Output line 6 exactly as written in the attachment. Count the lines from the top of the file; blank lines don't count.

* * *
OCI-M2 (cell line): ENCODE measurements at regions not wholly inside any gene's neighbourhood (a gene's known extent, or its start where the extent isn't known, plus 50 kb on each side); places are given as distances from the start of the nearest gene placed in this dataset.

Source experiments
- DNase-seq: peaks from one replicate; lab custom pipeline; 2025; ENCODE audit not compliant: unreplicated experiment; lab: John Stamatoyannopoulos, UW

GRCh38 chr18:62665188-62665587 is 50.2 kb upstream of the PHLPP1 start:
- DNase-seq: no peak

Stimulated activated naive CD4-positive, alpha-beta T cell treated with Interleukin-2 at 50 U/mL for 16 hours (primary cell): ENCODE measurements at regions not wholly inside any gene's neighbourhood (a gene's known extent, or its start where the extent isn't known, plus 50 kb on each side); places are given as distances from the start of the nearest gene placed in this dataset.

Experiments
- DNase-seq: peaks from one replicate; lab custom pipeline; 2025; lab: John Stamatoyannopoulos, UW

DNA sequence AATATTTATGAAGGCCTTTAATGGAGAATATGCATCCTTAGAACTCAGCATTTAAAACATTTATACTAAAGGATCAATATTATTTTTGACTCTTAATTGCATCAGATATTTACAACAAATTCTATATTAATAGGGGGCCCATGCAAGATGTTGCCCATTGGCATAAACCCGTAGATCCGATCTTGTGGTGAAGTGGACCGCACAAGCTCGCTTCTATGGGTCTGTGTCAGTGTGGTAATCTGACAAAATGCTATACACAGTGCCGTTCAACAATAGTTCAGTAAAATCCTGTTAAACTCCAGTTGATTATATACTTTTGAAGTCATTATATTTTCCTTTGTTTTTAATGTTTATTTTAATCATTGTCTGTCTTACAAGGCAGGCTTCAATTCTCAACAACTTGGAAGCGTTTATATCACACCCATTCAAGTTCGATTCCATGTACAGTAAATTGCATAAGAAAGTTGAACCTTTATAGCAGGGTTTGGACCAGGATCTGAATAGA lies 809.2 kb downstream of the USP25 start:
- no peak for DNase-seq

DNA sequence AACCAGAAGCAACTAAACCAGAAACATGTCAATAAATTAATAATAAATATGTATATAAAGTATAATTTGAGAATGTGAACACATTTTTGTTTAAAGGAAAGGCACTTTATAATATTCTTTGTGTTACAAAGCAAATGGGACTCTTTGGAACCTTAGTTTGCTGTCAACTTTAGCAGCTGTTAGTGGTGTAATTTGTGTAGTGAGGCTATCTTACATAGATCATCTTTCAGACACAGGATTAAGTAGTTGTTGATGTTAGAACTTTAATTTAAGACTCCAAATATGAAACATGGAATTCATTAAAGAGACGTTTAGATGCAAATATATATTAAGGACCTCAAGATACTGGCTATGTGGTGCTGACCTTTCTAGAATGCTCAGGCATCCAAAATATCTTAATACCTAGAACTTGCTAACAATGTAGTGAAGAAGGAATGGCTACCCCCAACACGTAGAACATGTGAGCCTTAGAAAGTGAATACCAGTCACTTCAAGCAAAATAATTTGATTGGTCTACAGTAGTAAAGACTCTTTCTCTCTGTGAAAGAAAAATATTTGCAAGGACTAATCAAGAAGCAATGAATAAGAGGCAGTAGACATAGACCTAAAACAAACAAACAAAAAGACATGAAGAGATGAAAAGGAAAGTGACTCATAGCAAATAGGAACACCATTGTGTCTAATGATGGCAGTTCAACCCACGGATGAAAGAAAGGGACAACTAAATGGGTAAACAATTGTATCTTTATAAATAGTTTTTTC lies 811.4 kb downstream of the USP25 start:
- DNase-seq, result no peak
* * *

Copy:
Stimulated activated naive CD4-positive, alpha-beta T cell treated with Interleukin-2 at 50 U/mL for 16 hours (primary cell): ENCODE measurements at regions not wholly inside any gene's neighbourhood (a gene's known extent, or its start where the extent isn't known, plus 50 kb on each side); places are given as distances from the start of the nearest gene placed in this dataset.